Social media platforms change algorithms frequently to show more interesting and relevant content to their users. Unfortunately, this creates a problem for people providing helpful or interesting information to their followers. If you manage a Facebook page, you may have noticed the reach or engagement on some of your posts decreasing lately. This article describes four Facebook trends the Deloitte Digital Insights and Audience/Engagement teams discovered over the past few months and how you can leverage your posts to keep them in front of your followers
1. Shorter isn’t always better.
The old heuristic of writing short posts may be hurting your engagement. In our analysis, the highest reach and engagement posts had 100 to 199 characters. The next set of top-performing posts had 200 to 299 characters. You may be surprised when you see an essay-style post with lots of likes and comments. What’s happening here? Although there is no strict character limit on Facebook, the platform does cut off text at a certain point with a “see more” button. Some Deloitte Digital community managers tested different post lengths to understand reader behavior. They found that instead of people scrolling past longer posts, the “see more” button actually provided another opportunity for engagement, thus increasing the reach and engagement.
2. Hashtags are still trending.
Facebook introduced hashtags in 2013, and using relevant, widely known hashtags can increase engagement. If your content is related to a major campaign or trending topic, make sure you include the associated hashtag. But custom or one-off hashtags have a difficult time gaining traction in the noisy world of social media and generally don’t increase the reach of a post.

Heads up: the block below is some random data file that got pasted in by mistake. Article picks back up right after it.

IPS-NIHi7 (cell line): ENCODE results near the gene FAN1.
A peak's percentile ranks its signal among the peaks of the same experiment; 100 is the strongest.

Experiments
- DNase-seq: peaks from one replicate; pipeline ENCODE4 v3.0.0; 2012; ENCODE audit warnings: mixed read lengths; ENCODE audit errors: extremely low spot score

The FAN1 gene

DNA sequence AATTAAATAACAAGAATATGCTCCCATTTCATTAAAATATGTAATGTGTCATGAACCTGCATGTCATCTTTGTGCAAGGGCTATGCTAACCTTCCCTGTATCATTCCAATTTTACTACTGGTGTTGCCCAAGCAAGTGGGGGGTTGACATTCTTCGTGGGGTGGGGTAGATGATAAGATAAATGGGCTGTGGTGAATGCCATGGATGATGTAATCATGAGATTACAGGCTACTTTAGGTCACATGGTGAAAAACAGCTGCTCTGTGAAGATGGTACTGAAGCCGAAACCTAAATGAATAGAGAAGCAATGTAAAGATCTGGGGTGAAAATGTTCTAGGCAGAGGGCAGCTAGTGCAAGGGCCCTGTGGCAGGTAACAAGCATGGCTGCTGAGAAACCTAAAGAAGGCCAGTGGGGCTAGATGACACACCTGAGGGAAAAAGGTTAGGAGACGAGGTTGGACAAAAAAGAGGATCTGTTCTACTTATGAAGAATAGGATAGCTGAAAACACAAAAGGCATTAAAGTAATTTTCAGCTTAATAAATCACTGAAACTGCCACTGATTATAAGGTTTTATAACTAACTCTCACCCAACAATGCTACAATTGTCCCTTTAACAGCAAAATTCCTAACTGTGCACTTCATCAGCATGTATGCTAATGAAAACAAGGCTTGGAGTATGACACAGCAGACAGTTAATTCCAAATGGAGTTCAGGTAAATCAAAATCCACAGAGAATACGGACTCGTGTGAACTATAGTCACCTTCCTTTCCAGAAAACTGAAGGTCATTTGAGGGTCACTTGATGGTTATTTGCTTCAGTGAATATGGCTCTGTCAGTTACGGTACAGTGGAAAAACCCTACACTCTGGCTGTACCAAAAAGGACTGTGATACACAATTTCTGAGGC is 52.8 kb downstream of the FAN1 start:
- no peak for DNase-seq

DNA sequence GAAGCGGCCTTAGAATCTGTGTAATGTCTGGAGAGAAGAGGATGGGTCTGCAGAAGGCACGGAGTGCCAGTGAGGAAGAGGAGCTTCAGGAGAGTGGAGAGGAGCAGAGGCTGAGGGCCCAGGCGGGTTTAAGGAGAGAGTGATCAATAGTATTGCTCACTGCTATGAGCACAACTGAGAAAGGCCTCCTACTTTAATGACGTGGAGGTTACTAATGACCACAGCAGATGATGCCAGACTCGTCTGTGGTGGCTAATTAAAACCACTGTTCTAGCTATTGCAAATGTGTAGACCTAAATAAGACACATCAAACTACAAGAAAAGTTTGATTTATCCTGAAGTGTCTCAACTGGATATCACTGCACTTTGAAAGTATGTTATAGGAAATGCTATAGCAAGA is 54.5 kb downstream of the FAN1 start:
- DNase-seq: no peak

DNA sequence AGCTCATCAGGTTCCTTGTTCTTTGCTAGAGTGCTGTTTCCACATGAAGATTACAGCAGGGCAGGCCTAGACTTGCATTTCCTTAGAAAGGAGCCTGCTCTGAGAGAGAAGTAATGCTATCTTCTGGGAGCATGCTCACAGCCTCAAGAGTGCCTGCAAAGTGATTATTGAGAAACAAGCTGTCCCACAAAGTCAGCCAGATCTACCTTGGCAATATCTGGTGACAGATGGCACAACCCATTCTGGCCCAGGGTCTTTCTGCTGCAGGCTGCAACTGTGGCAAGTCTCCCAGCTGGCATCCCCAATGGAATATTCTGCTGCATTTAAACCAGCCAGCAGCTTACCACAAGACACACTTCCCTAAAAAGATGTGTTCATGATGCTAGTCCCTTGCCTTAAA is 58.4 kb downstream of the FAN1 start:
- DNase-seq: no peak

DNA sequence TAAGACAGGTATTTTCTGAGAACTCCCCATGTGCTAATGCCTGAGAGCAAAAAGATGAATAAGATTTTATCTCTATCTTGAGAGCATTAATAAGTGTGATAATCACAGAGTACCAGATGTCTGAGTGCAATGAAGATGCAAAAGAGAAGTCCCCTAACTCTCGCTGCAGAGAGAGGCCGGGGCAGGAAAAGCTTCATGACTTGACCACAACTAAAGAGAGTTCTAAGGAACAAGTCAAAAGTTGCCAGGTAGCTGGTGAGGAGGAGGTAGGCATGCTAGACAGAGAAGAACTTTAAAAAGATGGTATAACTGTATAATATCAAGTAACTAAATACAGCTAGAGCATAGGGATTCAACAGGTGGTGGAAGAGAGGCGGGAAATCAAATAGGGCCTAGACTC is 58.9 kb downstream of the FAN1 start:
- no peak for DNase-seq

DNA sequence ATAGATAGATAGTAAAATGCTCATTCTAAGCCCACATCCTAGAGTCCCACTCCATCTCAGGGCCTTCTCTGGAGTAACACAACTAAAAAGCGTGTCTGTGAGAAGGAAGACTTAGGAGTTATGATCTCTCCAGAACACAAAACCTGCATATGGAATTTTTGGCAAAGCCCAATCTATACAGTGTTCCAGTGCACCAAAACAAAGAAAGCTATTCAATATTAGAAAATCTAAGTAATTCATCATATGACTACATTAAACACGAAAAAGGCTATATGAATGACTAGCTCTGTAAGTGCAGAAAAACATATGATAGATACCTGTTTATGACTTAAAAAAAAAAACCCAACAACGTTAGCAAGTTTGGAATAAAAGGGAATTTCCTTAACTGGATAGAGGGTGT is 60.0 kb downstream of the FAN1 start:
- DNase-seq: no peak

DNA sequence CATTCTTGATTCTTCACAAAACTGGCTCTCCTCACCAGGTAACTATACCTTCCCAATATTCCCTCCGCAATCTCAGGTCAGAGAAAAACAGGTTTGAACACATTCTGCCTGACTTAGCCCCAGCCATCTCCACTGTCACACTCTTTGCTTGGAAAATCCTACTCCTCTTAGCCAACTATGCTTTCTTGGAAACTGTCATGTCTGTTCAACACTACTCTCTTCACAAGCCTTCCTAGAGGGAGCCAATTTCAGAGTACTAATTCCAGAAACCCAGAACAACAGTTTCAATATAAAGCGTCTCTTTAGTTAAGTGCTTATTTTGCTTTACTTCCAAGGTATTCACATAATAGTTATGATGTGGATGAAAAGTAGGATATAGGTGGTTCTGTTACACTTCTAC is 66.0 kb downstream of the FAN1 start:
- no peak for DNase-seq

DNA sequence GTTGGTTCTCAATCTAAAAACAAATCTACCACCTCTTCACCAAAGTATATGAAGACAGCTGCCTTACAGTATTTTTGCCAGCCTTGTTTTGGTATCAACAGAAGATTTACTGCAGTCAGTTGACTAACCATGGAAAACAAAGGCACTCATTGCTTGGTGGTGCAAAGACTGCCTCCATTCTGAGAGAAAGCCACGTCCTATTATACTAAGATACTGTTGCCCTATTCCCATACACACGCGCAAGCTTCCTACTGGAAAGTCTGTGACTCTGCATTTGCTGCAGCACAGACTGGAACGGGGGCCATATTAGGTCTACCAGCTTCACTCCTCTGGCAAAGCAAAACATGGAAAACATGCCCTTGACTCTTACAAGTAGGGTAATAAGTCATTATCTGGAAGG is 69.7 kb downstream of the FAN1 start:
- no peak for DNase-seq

3. Go silent.
Traditional audio videos receive less engagement than those with subtitles. At first this may seem counter-intuitive since most people don’t watch television with subtitles, but it actually makes a lot of sense. Think about when you’re scrolling through Facebook. Perhaps you’re taking a break at work or commuting home on a crowded bus. You aren’t likely to want the sound up unless you have headphones. This is a big deal since 85 percent of Facebook’s eight billion video views per day are sans sound (Digiday).
4. Photos tell a story.
Video posts have higher reach and engagement than those with photos, but this doesn’t mean pictures shouldn’t be used. If you analyze the type of photos used on your brand’s page, you will probably find a theme that resonates with your audience. For example, photos of the brand’s leadership or certain products may be the top performing posts. And link-generated photos receive higher reach than original photos. Infographics, on the other hand, had the lowest reach and engagement levels of all visual assets, so use these sparingly.
During our research, we also found some things that no longer work as well as they used to, so be thoughtful about when you use them.
Questions, which intuitively might seem to drive engagement, do not improve reach and engagement. Just because a question is in a post doesn’t mean people are more apt to like or comment on your post. You might also think that tagging another Facebook page broadens reach because you are including a new audience – that of the person tagged. However, our data found that page mentions did not increase reach or engagement
Social media platforms are constantly trying to improve, so you can’t rely on the above trends forever. Test these trends yourself and see how they affect your reach and engagement. Whether you realize it or not, each post has a number of levers that can affect your results. For this research, we analyzed 22 levers to see which had the biggest impact.
On a related note, don’t miss our recent post about how to take advantage of Instagram’s new algorithm here.
Rebecca Fairchild is a senior research analyst at Deloitte Digital in the Digital Business & Strategy practice. Rebecca understands audiences by conducting social media and user experience research. She holds a Master in Business Administration in marketing from Willamette University and a Bachelor of Business Administration from Pacific Lutheran University. Follow her on Twitter at @becca_fairchild.